“Unwavering Commitment to Change”

Posted by Justin Zeller, CR, Red House Custom Building, President of EM NARI and Chair of Marketing/PR Committee

On a recent North Carolina visit with my peer group, I gave my colleagues an update on the state of Red House. If you aren’t familiar with peer groups, at these meetings, members have to explain and justify how their company performed over the past year. This includes describing what we have changed & why. After covering some personnel changes, a few company procedure changes, staffing changes, and a few ideas for future changes, one of the long term members of the group got the attention of the room and said, “Man, Justin, at some point you’ve got to stop changing things! Your team is going to rebel.”

Yes, changes can discourage and frustrate a team, especially if those changes seem directionless or top-down only. However, team dynamics, the changing winds of the market (see the latest LIRA release), and the equally shifting directions of industry software and building science dictate that as captains and crew of our endeavors, we have to constantly adjust and evaluate our efforts to ensure our best performance. Many times these changes are minute adjustments to fine-tune our voyage. At other times they may mean a major overhaul. A Red House client recently gave me a book by her father, a hall of fame sailor and innovative businessman, Jim Kilroy, who describes how even small changes affect success at sea:

It’s difficult to describe how a few inches of sail trim, or a small adjustment of sail pressure, tuned to the rhythm of the sea, even in stormy conditions, may increase your yacht’s speed.  But it’s true.
In much the same way, with equally small adjustments, opportunity always exists. ….  To be successful, one must adjust to the variables of life and the sea, always trying new ideas, a new rhythm or a counter rhythm. [1]


In our company, I work with our team and the prevailing conditions to adjust and improve our performance. There are two main concerns I keep in mind as the steward of this venture. The first is having a destination and communicating it with the team. I have a one year plan, a three-year idea, and a ten-year target. The second is that I listen to the concerns of the team on the journey to that ten-year target[2]. This formulates the workflow needed between now and then.

By having and sharing a vision of the destination, I’ve received great feedback from our team. Sometimes, it’s not the feedback I want, but it helps to hear a diverse set of opinions to help balance my personal bias of eternal optimism for the future (sometimes at the neglect of the present).  Sometimes I hear that we aren’t working well enough toward our one-year plan. Conversely, in setting goals, I’ve been told we aren’t ready for obtaining what I have my heart set on. This helps tremendously in truing-up and aligning team engagement with hitting organizational goals.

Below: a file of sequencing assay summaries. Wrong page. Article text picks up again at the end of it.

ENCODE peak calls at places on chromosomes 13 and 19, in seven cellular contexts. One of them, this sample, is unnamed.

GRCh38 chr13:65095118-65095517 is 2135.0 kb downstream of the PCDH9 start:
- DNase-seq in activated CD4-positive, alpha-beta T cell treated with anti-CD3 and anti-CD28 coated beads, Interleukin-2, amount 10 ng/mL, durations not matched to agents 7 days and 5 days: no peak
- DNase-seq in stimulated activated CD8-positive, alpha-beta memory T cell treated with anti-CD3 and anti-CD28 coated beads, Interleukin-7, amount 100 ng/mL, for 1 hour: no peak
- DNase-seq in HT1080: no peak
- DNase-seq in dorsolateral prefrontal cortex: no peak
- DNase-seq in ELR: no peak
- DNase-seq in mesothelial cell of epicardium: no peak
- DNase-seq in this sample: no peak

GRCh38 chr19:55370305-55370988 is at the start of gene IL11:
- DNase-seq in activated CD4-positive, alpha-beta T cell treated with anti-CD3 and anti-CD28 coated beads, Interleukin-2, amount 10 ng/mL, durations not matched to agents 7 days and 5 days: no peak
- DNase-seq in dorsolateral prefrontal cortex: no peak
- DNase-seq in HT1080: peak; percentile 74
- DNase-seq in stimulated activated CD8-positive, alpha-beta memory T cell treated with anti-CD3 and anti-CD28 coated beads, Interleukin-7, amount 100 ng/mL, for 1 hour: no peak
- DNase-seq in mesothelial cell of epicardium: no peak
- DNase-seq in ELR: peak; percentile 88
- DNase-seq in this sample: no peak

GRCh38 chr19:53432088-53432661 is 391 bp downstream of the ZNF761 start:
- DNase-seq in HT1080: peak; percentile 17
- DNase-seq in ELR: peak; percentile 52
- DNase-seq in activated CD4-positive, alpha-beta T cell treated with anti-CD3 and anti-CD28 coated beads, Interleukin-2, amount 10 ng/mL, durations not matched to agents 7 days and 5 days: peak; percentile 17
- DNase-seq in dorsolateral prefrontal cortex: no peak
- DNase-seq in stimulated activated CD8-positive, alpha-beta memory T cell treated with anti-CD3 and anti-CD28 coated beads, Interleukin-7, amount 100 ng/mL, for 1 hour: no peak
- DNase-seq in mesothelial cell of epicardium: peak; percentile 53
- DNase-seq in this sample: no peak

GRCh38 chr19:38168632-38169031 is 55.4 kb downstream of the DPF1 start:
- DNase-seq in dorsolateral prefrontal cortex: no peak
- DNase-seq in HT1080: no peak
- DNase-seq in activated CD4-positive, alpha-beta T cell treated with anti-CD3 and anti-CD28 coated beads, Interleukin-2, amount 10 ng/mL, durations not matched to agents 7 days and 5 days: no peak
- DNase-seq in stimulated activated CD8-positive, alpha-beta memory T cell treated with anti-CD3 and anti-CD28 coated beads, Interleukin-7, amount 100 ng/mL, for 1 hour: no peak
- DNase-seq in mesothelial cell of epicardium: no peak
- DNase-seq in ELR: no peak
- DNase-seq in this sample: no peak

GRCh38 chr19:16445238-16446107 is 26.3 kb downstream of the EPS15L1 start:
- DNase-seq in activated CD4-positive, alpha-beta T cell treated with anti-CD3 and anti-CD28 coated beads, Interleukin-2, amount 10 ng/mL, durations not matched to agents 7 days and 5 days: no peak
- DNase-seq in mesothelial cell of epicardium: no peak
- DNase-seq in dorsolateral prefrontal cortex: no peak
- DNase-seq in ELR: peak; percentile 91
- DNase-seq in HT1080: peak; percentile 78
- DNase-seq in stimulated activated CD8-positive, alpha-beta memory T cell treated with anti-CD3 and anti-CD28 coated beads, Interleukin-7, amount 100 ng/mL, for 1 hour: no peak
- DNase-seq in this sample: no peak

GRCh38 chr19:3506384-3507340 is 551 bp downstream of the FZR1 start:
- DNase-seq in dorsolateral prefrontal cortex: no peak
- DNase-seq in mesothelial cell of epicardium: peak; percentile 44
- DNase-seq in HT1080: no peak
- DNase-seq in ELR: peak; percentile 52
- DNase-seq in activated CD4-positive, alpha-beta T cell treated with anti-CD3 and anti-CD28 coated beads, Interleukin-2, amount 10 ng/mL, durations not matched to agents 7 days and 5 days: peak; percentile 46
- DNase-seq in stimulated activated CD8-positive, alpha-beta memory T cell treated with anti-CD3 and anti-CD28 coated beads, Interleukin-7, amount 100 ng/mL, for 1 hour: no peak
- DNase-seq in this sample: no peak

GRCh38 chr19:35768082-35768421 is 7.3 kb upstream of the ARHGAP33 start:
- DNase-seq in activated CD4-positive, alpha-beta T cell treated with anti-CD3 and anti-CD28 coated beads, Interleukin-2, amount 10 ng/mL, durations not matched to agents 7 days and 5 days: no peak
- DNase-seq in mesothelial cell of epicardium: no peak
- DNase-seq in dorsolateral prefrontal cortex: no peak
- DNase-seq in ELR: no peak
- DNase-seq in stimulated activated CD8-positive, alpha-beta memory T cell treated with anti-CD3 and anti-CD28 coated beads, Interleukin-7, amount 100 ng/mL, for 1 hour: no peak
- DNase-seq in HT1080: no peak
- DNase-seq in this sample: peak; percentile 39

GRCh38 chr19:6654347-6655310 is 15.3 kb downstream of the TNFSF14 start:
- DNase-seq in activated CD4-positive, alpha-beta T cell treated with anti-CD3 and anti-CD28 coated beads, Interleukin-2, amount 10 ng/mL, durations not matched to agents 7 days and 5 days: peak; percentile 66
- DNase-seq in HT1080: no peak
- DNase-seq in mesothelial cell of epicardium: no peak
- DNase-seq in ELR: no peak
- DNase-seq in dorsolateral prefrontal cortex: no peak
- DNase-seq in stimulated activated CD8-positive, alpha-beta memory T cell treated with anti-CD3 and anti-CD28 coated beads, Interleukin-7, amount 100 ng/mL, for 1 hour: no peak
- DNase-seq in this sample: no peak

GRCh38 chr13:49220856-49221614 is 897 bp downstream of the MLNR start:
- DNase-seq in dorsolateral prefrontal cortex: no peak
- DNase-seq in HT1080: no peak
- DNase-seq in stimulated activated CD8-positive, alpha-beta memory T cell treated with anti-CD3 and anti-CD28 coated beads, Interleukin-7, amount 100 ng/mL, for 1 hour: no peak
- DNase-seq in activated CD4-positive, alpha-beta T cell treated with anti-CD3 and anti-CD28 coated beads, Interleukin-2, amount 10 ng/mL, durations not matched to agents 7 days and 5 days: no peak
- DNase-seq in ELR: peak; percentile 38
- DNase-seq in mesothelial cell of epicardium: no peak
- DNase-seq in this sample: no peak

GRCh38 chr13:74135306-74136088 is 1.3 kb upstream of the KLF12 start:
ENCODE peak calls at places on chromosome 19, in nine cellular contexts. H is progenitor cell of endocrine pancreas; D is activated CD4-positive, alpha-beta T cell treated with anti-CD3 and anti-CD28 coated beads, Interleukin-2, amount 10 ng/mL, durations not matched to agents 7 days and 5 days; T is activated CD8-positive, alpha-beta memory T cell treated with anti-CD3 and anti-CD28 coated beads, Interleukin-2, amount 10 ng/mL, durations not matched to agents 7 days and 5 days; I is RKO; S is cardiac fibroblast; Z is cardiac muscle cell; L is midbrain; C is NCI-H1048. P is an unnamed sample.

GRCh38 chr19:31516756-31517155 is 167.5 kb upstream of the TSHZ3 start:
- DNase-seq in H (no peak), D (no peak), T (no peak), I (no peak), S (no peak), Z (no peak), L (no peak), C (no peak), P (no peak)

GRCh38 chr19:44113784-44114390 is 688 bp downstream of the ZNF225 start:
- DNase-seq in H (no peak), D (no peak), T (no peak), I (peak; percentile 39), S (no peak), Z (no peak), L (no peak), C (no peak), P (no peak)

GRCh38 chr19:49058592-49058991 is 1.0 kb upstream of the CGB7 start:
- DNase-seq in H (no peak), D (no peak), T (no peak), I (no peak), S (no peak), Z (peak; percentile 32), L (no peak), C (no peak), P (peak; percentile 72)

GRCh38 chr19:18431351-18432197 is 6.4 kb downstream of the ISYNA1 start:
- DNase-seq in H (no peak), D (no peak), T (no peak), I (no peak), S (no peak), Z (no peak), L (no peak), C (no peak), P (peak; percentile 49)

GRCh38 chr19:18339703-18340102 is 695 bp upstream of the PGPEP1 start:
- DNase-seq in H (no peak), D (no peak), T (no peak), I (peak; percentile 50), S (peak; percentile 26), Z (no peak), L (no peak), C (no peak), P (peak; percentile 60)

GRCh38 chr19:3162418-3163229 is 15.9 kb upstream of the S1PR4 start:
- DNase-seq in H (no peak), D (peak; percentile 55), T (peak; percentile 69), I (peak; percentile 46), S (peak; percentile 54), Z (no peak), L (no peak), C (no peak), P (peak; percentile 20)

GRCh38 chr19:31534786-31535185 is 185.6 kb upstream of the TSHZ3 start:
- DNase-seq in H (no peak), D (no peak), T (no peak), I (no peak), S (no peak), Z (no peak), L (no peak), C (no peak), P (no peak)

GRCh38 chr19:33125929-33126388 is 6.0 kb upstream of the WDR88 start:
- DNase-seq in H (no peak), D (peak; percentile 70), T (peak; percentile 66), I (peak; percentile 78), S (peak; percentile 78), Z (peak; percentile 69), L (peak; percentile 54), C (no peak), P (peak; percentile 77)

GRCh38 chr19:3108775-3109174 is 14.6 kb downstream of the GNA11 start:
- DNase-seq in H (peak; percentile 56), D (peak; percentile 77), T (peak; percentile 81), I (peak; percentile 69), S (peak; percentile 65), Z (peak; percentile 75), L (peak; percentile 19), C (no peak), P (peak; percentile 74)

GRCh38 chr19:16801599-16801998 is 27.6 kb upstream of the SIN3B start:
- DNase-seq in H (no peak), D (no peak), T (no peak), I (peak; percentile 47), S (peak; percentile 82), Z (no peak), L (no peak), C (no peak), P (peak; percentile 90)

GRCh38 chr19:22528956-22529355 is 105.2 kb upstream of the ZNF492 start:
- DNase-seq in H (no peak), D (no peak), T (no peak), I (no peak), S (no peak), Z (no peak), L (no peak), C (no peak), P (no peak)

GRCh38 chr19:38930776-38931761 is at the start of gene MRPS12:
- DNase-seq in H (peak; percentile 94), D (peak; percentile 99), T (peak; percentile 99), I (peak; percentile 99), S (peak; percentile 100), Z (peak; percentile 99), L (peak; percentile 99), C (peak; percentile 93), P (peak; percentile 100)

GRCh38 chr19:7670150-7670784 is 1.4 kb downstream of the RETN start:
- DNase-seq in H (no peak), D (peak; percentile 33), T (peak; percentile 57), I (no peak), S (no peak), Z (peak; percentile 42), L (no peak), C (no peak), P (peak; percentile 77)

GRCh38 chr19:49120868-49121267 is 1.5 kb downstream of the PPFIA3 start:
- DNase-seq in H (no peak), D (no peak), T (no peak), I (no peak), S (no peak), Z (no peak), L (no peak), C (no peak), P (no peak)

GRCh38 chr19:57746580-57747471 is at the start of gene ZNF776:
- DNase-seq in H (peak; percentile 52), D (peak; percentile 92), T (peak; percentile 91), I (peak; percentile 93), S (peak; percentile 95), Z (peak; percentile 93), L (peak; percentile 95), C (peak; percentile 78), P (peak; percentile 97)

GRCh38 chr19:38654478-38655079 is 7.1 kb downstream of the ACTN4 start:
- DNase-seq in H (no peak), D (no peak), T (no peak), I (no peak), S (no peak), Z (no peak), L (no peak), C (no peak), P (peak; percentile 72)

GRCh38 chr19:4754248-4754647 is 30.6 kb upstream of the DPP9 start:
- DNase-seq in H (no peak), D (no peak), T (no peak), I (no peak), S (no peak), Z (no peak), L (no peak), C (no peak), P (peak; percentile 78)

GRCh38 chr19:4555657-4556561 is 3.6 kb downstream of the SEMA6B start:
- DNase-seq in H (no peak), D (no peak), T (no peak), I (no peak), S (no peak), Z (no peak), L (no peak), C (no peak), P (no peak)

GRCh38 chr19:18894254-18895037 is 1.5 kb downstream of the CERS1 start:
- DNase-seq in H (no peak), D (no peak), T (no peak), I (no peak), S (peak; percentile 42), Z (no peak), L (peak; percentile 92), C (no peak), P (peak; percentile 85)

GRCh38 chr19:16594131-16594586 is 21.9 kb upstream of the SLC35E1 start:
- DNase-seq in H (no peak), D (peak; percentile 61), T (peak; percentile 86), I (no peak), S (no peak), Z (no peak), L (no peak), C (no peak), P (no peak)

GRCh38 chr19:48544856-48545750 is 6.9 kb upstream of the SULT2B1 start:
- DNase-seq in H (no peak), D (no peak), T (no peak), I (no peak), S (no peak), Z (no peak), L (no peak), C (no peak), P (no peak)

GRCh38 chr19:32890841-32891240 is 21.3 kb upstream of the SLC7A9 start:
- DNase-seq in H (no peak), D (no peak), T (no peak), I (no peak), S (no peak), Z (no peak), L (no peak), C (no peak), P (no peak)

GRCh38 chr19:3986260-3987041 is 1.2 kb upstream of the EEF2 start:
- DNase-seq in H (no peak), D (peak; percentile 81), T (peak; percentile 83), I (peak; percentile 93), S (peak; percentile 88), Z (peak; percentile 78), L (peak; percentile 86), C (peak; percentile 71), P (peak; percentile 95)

I try and keep my eyes and ears open to assess the engagement of our team members in the changes that are occurring. I especially listen for verbal and non-verbal communication from those who are the best fit for and highest performing in our team. They are the leaders we rely upon. Sometimes that listening is what prompts the discussions about changes. In fact, I sit with our leadership team to evaluate and edit our yearly plans to set to our goals.

I was recently tooling around the web, and I came across this quote. On the Remodelers Advantage website, they simply state that those who are most successful in growing and maximizing the performance of their companies RA round table have these three traits in common:

The unwavering commitment to change
The humility to accept criticism from their peers
The resolve to fight through the challenges

When you find the right plan for success in your business, and your team is engaged with the process and the changes, they will let you know. For instance, I was recently interviewing designers for an open position. As we’ve recently started utilizing hiring committees to help with the selection process, four teammates sat in on the three finalists. One after the other, the candidates had to answer the questions of our team, asking how they’d respond to the changes this group has helped to create over the past several years. There was a lively discussion of what our process has become, and why it works. This was an indication to me that these changes have been working, and no one is looking to rebel.

[1] See Kialoa, US-1: Dare to Win, by Jim Kilroy

[2] See Traction, by Gino Wickman

Leave a Reply

Your email address will not be published. Required fields are marked *